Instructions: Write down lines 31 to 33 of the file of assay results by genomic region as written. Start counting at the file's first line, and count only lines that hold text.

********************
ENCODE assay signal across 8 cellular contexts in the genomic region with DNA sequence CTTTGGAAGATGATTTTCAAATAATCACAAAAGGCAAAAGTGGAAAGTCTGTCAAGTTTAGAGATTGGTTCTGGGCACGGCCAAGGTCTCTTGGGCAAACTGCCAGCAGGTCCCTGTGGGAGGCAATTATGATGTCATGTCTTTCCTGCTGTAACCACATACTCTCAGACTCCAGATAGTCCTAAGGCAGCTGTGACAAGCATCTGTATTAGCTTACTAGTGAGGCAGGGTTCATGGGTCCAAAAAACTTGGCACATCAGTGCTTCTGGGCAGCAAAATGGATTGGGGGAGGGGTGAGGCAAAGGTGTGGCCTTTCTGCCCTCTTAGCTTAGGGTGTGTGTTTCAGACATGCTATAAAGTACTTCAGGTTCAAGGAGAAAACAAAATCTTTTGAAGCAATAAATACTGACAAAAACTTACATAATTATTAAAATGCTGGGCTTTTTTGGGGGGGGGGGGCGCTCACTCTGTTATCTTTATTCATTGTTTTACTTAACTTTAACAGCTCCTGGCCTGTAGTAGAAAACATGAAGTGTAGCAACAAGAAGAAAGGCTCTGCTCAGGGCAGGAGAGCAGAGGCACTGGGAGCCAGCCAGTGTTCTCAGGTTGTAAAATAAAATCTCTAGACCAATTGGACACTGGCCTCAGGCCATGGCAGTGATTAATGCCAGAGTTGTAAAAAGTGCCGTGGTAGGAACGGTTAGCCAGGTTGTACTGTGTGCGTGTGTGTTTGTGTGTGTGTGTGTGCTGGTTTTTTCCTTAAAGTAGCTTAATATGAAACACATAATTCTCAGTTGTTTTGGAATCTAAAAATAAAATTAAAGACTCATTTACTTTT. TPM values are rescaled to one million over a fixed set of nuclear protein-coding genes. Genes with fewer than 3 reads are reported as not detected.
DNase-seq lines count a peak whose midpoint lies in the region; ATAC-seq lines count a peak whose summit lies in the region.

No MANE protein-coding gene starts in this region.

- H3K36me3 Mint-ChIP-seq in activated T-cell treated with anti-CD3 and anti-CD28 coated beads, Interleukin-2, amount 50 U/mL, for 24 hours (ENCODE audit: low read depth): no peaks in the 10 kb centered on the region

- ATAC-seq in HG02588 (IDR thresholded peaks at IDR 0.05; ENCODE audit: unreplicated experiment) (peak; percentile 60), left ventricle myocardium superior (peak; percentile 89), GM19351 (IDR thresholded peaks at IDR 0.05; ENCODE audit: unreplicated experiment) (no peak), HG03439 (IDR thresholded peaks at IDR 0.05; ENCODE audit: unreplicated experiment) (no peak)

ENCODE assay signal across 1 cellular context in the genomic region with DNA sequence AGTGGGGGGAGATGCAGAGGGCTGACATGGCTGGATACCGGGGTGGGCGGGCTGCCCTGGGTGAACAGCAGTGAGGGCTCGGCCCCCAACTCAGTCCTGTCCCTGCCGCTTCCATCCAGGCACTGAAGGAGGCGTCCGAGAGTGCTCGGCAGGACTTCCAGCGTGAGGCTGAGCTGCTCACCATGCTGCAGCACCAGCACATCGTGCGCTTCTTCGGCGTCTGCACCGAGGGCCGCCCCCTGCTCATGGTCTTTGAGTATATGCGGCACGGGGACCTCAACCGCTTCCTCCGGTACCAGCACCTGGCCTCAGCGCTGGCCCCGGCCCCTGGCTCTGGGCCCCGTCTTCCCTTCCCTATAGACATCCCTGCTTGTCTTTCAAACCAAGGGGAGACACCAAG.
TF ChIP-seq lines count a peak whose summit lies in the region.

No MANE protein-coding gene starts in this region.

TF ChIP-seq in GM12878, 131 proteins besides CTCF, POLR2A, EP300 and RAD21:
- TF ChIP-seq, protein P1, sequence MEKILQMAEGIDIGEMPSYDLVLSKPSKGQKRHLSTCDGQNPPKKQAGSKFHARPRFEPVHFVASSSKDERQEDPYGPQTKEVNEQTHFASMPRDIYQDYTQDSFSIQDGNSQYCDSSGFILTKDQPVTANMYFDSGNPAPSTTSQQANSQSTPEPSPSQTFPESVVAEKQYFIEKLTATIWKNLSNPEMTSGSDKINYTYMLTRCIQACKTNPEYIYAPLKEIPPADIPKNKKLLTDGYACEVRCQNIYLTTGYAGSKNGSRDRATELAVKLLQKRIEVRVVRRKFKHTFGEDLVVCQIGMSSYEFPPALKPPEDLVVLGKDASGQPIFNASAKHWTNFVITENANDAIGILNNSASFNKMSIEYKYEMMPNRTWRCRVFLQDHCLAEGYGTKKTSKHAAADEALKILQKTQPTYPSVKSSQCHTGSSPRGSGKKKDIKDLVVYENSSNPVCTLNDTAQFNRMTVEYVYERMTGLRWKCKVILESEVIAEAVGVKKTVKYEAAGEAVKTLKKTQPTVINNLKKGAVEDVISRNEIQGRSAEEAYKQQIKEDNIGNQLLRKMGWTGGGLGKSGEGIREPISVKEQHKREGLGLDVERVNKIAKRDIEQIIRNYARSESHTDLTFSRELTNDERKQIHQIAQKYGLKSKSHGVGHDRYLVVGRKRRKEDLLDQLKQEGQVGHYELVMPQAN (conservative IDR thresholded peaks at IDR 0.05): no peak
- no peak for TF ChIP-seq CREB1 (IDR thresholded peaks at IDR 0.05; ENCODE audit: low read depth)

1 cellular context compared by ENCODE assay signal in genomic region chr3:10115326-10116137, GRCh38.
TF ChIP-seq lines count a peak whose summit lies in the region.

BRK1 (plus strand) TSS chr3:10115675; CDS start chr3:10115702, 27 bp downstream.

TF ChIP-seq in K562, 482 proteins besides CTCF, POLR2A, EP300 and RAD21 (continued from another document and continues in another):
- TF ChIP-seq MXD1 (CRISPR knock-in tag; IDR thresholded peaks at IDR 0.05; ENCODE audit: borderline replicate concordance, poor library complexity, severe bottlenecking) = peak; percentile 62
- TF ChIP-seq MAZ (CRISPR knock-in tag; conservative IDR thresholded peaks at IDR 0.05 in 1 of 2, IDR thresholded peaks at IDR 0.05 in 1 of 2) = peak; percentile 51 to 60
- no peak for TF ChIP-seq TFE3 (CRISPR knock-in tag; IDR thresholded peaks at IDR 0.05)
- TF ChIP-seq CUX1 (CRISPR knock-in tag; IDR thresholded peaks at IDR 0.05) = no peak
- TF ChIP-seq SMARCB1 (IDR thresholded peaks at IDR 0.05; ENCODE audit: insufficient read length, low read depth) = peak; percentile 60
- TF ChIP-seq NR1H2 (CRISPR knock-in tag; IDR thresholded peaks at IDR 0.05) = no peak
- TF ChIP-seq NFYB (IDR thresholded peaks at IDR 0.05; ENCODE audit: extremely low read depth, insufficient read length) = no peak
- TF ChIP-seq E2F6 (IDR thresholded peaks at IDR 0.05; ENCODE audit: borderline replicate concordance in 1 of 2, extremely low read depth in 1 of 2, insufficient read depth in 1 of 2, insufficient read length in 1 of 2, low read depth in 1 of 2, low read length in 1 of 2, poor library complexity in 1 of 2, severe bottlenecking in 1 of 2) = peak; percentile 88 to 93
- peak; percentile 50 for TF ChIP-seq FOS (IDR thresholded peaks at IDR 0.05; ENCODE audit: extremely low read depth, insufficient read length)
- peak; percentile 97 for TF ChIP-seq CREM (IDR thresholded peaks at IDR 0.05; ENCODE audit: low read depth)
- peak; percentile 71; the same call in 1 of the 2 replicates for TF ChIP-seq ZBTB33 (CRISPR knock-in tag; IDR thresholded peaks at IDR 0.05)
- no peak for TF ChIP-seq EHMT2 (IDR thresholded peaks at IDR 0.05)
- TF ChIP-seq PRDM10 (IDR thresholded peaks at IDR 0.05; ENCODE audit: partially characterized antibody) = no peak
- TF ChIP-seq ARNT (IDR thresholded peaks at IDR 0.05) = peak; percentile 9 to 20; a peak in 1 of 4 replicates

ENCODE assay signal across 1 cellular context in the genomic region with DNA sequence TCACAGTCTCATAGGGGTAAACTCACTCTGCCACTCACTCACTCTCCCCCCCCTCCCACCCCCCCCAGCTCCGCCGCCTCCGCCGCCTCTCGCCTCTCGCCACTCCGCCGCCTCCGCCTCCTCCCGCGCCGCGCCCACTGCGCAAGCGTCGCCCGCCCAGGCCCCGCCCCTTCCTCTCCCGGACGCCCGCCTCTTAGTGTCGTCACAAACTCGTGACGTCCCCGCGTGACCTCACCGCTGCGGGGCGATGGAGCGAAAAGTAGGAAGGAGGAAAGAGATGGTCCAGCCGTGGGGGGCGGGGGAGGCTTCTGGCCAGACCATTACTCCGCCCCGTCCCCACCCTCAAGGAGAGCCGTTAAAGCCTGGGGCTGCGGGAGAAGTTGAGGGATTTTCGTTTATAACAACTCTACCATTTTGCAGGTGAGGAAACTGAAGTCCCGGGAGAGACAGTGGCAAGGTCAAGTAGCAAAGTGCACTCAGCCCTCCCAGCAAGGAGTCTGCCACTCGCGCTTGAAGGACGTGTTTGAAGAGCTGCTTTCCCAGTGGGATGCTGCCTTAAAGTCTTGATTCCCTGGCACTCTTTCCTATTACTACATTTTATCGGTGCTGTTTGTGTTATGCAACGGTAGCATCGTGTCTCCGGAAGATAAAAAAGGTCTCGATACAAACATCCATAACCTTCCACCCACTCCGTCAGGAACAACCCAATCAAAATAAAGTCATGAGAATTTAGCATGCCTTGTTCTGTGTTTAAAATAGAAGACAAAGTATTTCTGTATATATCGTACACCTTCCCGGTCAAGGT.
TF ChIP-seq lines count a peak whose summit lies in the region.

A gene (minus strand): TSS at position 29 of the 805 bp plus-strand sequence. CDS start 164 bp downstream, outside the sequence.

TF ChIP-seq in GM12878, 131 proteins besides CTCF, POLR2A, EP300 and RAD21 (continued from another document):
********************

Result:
TF ChIP-seq lines count a peak whose summit lies in the region.

A gene (minus strand): TSS at position 29 of the 805 bp plus-strand sequence. CDS start 164 bp downstream, outside the sequence.

TF ChIP-seq in GM12878, 131 proteins besides CTCF, POLR2A, EP300 and RAD21 (continued from another document):